Narrator: Hip precautions are positions you should avoid after surgery in order to prevent complications.
E. Anthony Rankin, M.D.: We have a little drawing by the bedside that are called “Hip Precautions.” So we advise the patients not to put their leg in an at-risk position. We don’t want them stooping too low or sitting too low in the early post-operative period.
Narrator: A day or two after hip replacement surgery you will be asked to sit on the edge of the bed.
Jeff Wright, P.T., A.T.C., C.S.C.S.: The objective is to have that patient get from that horizontal position to the vertical position, sitting up over the side of the bed and we are observing what we call hip precautions. What we try to do is to make sure that person doesn’t cross their legs over, so having their leg cross across their body. We also do not have them increase the bending of their hip greater than 90 degrees or the angle of a chair. We also avoid having them turn their foot, turn their knee inward which will make their hip come out or make their foot go outwards. And that’s more what they call a more dislocating kind of position.
Narrator: You should also avoid reaching down to pull up blankets while in bed, and you should not lean forward while sitting or as you sit down.
Jeff Wright: You don’t have them lean forward and push with the walker here. We have that sort of out of the way and you push up with your leg out in that fashion here and then go to the walker.
Thomas Calhoun, M.D.: Dr. Rankin and I had obviously extensive conversations about things you do before surgery and immediately afterwards.
Narrator: Dr. Thomas Calhoun talks about how important it was to observe these precautions after his hip replacement surgery.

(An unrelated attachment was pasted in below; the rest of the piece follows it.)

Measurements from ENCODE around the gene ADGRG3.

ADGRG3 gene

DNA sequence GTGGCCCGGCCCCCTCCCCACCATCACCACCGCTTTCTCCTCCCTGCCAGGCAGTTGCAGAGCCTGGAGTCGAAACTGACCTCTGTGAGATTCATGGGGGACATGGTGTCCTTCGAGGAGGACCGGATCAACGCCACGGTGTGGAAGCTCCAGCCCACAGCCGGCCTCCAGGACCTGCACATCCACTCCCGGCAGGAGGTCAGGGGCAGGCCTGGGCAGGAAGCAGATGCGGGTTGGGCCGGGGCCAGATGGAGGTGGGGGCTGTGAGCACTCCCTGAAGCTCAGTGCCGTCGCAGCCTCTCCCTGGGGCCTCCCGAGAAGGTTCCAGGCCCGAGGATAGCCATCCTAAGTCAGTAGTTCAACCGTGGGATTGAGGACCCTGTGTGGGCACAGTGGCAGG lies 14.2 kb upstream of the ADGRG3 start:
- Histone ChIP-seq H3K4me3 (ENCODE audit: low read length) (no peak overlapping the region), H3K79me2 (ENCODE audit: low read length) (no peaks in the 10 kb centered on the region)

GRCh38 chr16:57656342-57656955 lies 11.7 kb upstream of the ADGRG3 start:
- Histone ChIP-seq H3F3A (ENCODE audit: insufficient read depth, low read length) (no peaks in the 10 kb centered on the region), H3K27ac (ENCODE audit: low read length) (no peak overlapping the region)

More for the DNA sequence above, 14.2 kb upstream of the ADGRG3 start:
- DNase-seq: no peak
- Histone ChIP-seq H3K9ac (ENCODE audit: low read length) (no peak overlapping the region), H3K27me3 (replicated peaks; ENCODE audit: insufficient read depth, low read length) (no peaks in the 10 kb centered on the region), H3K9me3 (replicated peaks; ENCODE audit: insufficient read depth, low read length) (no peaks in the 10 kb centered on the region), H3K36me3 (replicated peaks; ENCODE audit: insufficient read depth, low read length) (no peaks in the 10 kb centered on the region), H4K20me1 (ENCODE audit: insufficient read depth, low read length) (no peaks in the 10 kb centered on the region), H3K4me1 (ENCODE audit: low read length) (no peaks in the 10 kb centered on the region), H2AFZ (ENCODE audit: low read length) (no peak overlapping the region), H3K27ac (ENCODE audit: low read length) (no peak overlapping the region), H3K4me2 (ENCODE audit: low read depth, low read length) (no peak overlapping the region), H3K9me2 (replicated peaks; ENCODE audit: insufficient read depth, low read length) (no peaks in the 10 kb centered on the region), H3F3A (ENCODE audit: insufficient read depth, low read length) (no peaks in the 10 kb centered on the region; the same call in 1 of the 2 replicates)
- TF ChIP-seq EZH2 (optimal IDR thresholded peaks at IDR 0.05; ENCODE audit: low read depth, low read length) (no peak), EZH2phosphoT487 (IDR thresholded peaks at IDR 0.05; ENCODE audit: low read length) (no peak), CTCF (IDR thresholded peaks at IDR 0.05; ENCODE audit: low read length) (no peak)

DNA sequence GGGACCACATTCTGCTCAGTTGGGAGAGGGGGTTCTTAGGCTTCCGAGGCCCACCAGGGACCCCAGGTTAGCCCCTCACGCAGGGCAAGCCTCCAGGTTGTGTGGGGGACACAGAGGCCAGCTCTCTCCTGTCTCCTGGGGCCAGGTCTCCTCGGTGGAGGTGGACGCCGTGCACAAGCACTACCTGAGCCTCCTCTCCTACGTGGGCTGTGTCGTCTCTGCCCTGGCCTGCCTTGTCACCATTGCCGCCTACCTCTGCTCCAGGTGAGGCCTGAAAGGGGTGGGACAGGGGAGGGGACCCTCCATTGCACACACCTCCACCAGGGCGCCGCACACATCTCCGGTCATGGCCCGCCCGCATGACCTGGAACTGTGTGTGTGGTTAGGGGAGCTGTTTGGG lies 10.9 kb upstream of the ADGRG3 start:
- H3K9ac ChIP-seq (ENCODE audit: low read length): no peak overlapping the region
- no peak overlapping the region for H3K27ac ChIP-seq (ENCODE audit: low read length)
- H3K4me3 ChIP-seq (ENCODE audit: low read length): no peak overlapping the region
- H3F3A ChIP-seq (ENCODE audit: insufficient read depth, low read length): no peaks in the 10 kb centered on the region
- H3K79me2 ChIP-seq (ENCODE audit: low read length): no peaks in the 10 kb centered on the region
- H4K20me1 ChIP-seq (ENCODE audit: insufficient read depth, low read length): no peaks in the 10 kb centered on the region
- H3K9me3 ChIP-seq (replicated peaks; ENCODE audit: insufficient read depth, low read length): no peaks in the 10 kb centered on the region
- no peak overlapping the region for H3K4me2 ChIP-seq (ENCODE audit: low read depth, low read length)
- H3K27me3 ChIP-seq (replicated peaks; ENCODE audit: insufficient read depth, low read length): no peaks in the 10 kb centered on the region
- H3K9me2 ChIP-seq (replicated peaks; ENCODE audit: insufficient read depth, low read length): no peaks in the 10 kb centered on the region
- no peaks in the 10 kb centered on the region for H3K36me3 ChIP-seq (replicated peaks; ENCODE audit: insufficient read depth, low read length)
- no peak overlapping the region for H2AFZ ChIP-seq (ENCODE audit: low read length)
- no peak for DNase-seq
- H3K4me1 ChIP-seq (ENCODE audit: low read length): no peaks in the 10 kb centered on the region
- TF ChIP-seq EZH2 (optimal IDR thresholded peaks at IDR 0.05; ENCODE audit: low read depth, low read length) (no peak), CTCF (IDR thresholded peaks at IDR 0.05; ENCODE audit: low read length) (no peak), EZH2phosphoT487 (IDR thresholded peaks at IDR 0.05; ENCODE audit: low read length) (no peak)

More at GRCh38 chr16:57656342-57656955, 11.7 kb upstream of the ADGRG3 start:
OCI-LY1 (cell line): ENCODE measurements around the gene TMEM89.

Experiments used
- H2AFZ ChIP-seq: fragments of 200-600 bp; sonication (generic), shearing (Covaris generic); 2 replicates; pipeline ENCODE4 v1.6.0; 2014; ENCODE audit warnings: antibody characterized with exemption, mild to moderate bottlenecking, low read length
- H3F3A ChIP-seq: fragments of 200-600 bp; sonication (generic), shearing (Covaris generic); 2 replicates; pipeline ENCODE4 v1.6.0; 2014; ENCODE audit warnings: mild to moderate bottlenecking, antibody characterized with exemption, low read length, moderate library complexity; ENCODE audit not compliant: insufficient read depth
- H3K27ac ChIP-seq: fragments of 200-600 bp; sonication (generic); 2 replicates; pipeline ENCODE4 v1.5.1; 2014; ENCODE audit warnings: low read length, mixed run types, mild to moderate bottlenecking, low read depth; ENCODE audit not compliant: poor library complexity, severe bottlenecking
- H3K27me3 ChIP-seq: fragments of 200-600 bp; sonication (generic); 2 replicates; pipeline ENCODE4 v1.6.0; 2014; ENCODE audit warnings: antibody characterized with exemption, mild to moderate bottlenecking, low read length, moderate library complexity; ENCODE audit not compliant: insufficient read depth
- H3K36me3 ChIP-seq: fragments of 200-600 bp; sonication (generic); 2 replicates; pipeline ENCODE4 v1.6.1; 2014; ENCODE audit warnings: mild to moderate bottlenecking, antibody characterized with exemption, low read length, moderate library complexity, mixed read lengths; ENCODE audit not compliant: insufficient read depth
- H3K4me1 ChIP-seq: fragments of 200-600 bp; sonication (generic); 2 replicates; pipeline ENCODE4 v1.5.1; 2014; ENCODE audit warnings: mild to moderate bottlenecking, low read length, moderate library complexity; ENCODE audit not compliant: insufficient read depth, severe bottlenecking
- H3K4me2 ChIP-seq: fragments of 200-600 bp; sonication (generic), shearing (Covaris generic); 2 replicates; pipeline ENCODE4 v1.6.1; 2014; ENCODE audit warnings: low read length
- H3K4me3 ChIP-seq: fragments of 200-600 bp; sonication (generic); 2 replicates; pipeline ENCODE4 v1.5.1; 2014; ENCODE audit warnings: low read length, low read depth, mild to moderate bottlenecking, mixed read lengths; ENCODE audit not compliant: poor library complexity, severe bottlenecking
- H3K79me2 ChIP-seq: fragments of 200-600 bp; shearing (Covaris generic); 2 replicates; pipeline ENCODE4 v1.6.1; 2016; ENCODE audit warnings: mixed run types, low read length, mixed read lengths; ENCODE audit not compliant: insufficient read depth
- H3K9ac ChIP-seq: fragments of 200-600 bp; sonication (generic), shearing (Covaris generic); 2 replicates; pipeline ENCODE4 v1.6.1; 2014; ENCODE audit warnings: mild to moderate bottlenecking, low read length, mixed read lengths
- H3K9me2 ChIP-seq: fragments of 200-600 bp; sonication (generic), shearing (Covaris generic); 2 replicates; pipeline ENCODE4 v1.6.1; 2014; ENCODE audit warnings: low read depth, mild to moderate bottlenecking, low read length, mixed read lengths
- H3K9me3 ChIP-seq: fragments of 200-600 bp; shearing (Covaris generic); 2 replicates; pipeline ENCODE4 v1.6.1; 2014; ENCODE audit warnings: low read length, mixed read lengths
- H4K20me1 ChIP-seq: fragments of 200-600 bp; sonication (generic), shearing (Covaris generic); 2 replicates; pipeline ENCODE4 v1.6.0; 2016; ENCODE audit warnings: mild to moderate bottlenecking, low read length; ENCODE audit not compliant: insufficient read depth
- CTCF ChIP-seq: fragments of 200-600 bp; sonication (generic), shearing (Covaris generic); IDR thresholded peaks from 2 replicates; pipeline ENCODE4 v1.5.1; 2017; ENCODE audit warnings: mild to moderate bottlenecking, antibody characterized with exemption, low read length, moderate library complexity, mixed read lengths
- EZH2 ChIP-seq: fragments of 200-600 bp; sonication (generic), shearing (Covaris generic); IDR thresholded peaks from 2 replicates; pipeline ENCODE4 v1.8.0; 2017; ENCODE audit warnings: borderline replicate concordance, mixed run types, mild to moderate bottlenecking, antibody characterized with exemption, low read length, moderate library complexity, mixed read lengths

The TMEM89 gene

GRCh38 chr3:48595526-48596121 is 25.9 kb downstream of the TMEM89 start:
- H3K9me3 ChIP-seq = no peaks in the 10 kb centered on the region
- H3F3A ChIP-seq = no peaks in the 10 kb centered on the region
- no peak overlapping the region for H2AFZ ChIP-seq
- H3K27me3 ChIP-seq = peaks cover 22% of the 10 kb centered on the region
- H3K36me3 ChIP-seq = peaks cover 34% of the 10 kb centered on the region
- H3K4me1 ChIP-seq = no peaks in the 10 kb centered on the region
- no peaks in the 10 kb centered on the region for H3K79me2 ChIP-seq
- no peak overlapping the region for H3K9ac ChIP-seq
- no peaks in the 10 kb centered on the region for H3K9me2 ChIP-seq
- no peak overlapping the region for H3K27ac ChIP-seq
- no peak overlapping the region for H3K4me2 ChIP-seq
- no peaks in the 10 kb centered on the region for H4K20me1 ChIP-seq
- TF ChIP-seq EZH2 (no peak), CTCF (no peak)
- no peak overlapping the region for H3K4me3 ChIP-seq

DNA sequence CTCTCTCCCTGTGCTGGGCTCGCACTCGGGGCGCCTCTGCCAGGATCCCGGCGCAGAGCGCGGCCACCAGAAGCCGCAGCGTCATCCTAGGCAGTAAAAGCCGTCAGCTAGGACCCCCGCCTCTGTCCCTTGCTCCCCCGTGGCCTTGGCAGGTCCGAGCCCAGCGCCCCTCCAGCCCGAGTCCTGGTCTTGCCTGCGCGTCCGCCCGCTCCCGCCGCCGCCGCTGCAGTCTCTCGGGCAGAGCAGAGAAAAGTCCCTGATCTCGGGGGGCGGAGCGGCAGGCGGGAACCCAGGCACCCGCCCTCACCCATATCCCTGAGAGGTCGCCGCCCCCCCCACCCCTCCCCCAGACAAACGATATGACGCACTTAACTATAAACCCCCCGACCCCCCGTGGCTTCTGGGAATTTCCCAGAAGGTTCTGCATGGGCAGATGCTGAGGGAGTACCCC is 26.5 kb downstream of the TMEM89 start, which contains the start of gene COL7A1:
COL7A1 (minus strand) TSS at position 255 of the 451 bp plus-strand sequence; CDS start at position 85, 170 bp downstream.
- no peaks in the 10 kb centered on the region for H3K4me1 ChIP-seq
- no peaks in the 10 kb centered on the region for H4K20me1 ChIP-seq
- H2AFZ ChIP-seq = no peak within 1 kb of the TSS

Thomas Calhoun, M.D.: I paid attention to things that he was recommending. That is to go slow, don’t rush the healing process because at our age it takes a bit longer and so we were careful about bending, picking up objects off the floor, about crossing our legs, careful about sudden risk movements.
Narrator: Precautions can vary depending on the type of hip replacement that was done.
Jeff Wright, P.T.: When you have hip replacement, you can have either an anterior lateral approach down the side, you can have posterior approach, which is not done as much anymore. Or you can have a pure anterior approach, which is not the new procedure--it’s kind of an older procedure-- but it’s coming back in fashion and the limitations immediately post-operatively are guided by the type of the procedure that is being done.
Narrator: Taking the proper precautions helped Dr. Calhoun make a full recovery.
E. Anthony Rankin, M.D: Dr. Calhoun has done amazingly well. I think he was really well prepared, he understood what to expect. He read up on the procedures that we discussed before the surgery. So he’s done very well. He went from the acute care side after three days to the rehab side. I believe he was there for about five days. He’s been home. He came back much sooner to work than I had anticipated or even recommended. He was back at work in about three weeks.
Thomas Calhoun, M.D.: I think that part of the recovery went so well because I was motivated that once this was over and done I would be back to my usual activities. So again, lots of prayers specifically my rosary which I kept with me on a regular basis, and going along with the exercises and the programs that were recommended by Dr. Rankin, my orthopedic surgeon, and also the physical therapist.